Our help is in the name of God the LORD; the one who made the heavens with a word; Creator of the world, each living thing. Come, bless the LORD, lift up your hearts and sing: “Our help is in the name of God the LORD.”
When evil seems to have the upper hand, call on God’s name: the LORD, the great “I AM.” When troubles rise and all around gives way, remember God stays with us night and day.’ Our help is in the name of God the LORD.
Praise God the LORD who hears the captives’ prayer; like bird escaping from the fowler’s snare, we are set free; our praises now ascend: “Blessed by the LORD: Creator, Saviour, Friend. Our help is in the name of God the LORD.”
Psalm 124, as is generally understood, is one of the psalms which pilgrims sang on their way to the Jerusalem temple for one of the great religious festivals. And as they did, they cast their minds back to some terrible time in the past when they were threatened with doom-laden chaos – recalling how God was there for them through it all. Then, with heart-felt praise, they blessed God who rescued them.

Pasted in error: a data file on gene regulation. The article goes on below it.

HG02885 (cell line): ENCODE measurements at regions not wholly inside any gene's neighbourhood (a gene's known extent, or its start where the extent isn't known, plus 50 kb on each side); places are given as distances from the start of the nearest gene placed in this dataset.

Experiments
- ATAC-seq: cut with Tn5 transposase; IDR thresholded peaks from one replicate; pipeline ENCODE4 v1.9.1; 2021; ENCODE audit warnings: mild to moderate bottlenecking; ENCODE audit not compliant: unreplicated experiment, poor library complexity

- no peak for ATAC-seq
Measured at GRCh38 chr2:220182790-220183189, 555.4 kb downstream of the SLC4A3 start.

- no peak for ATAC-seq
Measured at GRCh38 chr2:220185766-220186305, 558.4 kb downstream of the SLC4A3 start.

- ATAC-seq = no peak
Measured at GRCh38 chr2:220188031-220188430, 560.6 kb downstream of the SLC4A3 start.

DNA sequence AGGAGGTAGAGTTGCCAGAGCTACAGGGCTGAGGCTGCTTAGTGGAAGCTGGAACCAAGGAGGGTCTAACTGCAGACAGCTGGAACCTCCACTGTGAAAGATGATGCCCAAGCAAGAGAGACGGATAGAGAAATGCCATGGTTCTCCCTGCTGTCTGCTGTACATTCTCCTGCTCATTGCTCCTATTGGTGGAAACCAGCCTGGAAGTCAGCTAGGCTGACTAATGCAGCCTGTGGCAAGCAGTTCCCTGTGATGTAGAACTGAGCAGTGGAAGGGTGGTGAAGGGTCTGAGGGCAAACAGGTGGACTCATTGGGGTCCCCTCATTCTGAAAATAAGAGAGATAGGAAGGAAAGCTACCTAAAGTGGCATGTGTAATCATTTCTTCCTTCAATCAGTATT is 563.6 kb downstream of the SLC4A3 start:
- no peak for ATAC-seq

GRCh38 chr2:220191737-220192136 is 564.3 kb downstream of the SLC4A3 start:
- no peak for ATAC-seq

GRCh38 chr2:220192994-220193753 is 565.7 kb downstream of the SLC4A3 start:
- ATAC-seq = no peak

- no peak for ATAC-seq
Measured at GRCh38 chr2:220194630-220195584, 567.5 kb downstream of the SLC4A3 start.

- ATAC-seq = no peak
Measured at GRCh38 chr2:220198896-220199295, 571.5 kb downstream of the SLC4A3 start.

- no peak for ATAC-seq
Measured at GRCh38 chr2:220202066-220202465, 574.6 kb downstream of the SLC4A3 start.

There is a similar sense of praise and blessing in Martin Tel’s version of the psalm. He divides the words into three sections rather than two. Now God is evoked at the beginning rather than the end as the creator of heaven and earth. In the second verse, he is hailed as our saviour, always with us in the most difficult of circumstances, and finally he is praised as our friend, who hears our prayer and sets us free. Coursing through the verses is a sense of divine mystery – the attributes are not allowed to become too familiar – this is the great “I am,” God for ever and God with us, and the emphasis is on trust and. hope for the future.
This is proclaimed and sealed in the repeated words “Our help is in the name of God the Lord,” words which we latter-day pilgrims often affirm in our services of worship. For we too remember the ways in which God has blessed us in the past, how through Jesus Christ our Saviour he continues to deliver us from the chaos of our lives and set us free. And in joy, praise and thanksgiving, we in our turn bless God.
Our help is in the name of the Lord. Gracious God, we thank you, that you extend your grace to us, calling us to a life of gratitude, calling us to service in your Kingdom. We bless you, and praise your holy name. Amen.
The Rev’d Fleur Houston, retired minister, member of Macclesfield and Bollington United Reformed Church